British expatriates in Albox, a small provincial
town in Andalucía, Spain, faced an anxious New
Year in 2010 after police served notice that
their homes were to be bulldozed after
their construction was declared illegal.
Having overturned the demolition orders on the
basis that they had not been informed of the
proceedings, the couples vowed to fight on.
Since then they have engaged in a protracted and
expensive court battle to try and defend their homes.
Yesterday, one couple received the devastating
news that the courts have again decided that they
must face the bulldozers. Their home, in which
they have invested their life savings,
was constructed with planning permission from
the local council in 2002 and possesses all of its necessary paperwork.
Lawyers acting for the regional government (the
Junta de Andalucía) successfully argued that the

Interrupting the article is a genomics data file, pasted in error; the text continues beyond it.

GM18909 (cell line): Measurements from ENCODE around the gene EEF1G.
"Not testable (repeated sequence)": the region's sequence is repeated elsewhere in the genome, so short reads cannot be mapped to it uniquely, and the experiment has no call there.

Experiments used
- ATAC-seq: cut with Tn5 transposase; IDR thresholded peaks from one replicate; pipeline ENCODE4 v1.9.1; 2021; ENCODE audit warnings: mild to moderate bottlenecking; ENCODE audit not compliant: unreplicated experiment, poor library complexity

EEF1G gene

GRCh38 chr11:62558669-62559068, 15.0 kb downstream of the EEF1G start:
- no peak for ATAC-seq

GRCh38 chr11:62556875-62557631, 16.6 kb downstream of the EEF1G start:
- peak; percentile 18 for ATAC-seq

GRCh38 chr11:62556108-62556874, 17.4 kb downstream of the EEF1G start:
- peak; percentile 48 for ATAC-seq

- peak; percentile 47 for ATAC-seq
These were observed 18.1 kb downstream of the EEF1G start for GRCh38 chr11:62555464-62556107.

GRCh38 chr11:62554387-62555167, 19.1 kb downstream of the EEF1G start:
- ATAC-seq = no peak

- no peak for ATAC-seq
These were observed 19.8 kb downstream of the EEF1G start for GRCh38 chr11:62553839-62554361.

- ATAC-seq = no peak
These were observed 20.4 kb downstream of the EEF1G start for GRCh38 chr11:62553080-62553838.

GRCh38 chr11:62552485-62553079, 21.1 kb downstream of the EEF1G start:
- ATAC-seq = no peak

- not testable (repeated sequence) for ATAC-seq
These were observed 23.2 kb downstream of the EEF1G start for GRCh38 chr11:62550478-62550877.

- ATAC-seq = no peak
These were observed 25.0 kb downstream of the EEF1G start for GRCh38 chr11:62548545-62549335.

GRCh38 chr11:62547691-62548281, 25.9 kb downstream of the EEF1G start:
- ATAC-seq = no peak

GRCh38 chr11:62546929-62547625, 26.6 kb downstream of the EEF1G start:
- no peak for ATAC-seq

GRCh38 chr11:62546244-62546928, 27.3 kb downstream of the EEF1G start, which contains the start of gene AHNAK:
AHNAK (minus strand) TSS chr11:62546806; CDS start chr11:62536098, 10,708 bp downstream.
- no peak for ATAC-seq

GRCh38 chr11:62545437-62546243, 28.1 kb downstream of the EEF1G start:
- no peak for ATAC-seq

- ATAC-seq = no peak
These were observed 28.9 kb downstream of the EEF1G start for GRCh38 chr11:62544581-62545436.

property risked provoking an urban nucleus. The
revocation of the building licence was upheld
and the retired couple were ordered to pay costs.
They are now faced with the prospect of an expensive appeal.
A spokesperson for AUAN, a pressure group made
up of mostly British homeowners, responded to
this latest ruling saying "Welcome to the
surreal world of planning in Andalucía. The
regional government claims that its much
publicised Decree will grant recognition to
illegal buildings in Andalucía but this couple,
who have a building license, face demolition".
The regional government argues that the property
runs the risk of creating an urban nucleus. Which
urban nucleus are they referring to?
Promoters swamped this area with urban
settlements and sold houses to
unsuspecting Brits whilst the administration
fiddled about with its legislation and comprehensively failed to enforce it."
"Has the Junta de Andalucía learned nothing?
Demolitions damage the beleaguered property
market and the international reputation of
Spain. The response of the regional government
to this planning disaster is more tinkering with
the laws, creating, in our view, even more
confusion, complexity and traps for an unwary
purchaser to fall into. Oh, and by the way" the
spokesperson concluded "if you want to purchase
a house in Andalucía, the Property Register,
currently gives this house a clean bill of health".
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